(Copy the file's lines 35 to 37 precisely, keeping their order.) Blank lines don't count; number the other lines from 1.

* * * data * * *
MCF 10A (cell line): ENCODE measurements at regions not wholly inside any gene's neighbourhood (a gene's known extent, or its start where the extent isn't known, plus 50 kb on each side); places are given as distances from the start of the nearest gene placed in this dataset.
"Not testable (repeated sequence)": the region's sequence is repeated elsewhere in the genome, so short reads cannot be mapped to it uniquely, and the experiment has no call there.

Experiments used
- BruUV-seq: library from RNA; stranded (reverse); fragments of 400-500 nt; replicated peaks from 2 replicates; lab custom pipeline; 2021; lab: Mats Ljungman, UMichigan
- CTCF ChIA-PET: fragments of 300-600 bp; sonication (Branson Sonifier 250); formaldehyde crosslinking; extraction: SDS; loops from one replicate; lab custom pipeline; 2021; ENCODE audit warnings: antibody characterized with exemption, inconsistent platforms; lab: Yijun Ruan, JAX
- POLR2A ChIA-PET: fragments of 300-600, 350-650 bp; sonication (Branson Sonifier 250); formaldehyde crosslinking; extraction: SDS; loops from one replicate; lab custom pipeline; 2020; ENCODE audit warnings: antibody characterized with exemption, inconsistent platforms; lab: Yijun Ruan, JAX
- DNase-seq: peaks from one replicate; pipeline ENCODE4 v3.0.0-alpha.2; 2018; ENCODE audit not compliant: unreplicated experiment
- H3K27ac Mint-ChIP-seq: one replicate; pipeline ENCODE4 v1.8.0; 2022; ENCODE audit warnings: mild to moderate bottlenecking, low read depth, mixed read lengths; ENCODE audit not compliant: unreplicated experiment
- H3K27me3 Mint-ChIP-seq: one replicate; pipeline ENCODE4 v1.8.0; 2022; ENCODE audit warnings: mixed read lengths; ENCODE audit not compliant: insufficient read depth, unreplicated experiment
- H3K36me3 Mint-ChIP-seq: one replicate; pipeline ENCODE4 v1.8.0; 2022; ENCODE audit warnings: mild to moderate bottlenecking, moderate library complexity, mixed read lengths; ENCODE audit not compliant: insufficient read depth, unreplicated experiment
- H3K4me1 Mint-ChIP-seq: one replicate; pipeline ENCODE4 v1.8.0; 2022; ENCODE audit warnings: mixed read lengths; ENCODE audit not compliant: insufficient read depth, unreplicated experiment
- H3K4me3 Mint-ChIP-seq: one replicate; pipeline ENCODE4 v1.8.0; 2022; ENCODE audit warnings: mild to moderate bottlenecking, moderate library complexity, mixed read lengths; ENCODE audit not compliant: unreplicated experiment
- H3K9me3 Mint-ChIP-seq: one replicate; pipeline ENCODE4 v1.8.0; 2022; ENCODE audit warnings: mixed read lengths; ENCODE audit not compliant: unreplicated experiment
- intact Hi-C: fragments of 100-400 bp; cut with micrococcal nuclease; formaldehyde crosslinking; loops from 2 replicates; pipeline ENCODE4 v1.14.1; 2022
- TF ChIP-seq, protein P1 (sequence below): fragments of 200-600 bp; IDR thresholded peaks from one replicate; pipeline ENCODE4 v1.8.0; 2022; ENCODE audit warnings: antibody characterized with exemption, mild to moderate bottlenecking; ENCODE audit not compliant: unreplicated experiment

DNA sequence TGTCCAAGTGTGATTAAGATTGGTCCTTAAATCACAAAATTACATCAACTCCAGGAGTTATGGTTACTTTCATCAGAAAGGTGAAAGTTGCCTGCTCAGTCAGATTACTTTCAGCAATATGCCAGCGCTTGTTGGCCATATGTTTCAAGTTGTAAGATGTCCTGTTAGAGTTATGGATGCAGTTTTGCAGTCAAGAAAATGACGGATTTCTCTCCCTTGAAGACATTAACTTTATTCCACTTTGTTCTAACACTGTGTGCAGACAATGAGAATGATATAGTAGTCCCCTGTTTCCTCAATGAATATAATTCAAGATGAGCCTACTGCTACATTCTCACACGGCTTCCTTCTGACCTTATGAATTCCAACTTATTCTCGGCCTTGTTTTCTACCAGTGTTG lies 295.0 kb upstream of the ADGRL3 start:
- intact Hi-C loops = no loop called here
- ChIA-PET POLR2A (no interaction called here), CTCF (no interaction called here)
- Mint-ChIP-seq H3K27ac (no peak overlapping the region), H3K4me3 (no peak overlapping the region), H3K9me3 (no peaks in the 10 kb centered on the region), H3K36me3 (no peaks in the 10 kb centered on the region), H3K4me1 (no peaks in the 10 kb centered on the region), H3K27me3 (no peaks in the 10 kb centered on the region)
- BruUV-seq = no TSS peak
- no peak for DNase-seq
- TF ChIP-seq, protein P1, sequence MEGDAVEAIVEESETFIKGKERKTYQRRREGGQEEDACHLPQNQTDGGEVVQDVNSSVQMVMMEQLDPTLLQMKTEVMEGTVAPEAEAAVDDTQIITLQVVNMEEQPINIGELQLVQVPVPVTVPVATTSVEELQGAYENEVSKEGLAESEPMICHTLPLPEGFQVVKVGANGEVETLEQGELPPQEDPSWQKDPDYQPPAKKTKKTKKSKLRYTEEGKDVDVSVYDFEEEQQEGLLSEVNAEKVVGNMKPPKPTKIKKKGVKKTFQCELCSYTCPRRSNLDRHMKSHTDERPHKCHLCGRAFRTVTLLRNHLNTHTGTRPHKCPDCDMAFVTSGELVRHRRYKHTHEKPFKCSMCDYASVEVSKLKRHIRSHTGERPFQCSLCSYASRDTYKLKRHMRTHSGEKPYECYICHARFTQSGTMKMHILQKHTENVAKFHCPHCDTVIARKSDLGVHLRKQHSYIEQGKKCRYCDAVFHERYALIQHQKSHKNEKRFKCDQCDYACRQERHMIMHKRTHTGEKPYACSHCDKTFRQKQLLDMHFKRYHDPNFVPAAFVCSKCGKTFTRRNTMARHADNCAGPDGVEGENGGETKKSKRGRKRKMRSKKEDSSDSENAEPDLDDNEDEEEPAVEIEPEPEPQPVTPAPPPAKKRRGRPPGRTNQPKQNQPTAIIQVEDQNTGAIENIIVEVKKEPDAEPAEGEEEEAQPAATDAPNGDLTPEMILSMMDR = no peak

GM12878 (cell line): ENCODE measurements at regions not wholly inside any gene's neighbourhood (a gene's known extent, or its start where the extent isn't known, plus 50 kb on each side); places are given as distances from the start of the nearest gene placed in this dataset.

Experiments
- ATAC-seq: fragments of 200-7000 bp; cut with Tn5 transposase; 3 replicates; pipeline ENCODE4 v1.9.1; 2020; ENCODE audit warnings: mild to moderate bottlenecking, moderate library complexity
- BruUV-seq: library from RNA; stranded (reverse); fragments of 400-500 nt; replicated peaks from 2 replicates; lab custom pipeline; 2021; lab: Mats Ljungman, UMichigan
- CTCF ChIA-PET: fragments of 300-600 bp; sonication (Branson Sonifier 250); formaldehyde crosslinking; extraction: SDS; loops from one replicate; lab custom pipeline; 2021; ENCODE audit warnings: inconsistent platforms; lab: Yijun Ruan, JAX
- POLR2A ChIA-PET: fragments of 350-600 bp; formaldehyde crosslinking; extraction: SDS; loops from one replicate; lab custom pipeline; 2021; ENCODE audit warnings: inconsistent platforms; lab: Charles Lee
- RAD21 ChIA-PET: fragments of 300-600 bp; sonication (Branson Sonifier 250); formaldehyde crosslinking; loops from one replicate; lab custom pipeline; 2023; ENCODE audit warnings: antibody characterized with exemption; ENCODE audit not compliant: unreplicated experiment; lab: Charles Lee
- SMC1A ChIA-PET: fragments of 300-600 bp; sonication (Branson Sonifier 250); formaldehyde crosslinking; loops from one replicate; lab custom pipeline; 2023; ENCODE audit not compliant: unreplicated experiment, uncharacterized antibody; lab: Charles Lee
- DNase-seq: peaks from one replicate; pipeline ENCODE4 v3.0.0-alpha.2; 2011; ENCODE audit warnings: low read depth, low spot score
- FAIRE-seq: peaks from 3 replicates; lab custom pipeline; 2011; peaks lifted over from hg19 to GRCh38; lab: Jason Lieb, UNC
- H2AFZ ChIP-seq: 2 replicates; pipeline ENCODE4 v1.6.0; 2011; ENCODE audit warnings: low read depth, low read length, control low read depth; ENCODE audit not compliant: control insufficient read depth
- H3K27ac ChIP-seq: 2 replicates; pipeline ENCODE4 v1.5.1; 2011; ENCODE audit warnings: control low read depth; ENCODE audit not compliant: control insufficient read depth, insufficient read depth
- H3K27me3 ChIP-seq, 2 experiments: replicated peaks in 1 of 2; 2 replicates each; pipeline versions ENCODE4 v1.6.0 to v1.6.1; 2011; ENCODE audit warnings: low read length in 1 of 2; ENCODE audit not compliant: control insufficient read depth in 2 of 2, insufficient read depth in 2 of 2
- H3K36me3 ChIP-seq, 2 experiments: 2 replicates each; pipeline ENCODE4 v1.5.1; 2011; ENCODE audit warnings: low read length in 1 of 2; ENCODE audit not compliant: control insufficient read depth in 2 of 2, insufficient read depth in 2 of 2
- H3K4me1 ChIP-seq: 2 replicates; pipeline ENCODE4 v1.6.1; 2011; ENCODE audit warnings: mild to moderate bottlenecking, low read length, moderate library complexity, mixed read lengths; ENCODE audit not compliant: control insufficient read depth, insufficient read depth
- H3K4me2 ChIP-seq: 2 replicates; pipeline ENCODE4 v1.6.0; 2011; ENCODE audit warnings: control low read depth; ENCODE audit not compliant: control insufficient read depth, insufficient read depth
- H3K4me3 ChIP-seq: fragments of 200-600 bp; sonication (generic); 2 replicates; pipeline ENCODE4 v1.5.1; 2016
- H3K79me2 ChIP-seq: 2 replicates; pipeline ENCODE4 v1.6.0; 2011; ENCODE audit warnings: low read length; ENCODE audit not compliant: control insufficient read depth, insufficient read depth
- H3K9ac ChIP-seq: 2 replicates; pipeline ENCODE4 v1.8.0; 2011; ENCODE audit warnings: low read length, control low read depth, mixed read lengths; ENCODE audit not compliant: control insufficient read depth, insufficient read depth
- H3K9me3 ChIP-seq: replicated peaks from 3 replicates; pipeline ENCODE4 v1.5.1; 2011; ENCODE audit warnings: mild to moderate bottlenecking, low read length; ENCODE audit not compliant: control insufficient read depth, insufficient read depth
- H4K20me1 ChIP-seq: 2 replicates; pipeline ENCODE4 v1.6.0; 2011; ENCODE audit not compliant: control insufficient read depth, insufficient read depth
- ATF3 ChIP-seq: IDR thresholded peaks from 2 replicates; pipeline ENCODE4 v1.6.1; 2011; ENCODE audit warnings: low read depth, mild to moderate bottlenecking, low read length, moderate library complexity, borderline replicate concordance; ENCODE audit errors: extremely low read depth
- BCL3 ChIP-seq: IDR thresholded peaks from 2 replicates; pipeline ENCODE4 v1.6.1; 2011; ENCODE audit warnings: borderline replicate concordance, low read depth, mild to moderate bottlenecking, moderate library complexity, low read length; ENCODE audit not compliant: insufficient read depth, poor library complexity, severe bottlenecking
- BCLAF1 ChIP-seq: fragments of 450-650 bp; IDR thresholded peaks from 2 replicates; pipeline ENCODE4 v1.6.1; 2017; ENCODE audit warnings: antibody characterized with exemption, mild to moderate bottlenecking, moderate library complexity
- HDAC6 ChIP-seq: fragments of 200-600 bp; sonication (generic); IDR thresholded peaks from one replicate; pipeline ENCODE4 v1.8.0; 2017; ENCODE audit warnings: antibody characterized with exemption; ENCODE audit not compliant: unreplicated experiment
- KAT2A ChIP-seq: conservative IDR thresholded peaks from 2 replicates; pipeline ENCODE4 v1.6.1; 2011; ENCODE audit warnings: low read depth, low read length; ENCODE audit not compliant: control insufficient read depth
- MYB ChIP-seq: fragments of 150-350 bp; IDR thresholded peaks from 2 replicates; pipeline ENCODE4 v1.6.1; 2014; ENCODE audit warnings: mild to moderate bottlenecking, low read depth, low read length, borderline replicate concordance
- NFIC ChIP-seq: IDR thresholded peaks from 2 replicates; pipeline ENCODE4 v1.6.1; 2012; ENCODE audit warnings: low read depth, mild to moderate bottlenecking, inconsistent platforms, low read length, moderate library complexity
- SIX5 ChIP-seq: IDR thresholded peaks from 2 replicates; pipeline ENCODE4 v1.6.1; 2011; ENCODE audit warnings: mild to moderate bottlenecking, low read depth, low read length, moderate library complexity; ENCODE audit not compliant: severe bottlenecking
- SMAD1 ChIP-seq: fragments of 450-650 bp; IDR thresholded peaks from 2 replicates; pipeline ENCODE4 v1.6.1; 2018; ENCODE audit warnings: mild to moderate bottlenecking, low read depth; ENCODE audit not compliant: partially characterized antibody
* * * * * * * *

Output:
- H3K27me3 ChIP-seq, 2 experiments: replicated peaks in 1 of 2; 2 replicates each; pipeline versions ENCODE4 v1.6.0 to v1.6.1; 2011; ENCODE audit warnings: low read length in 1 of 2; ENCODE audit not compliant: control insufficient read depth in 2 of 2, insufficient read depth in 2 of 2
- H3K36me3 ChIP-seq, 2 experiments: 2 replicates each; pipeline ENCODE4 v1.5.1; 2011; ENCODE audit warnings: low read length in 1 of 2; ENCODE audit not compliant: control insufficient read depth in 2 of 2, insufficient read depth in 2 of 2
- H3K4me1 ChIP-seq: 2 replicates; pipeline ENCODE4 v1.6.1; 2011; ENCODE audit warnings: mild to moderate bottlenecking, low read length, moderate library complexity, mixed read lengths; ENCODE audit not compliant: control insufficient read depth, insufficient read depth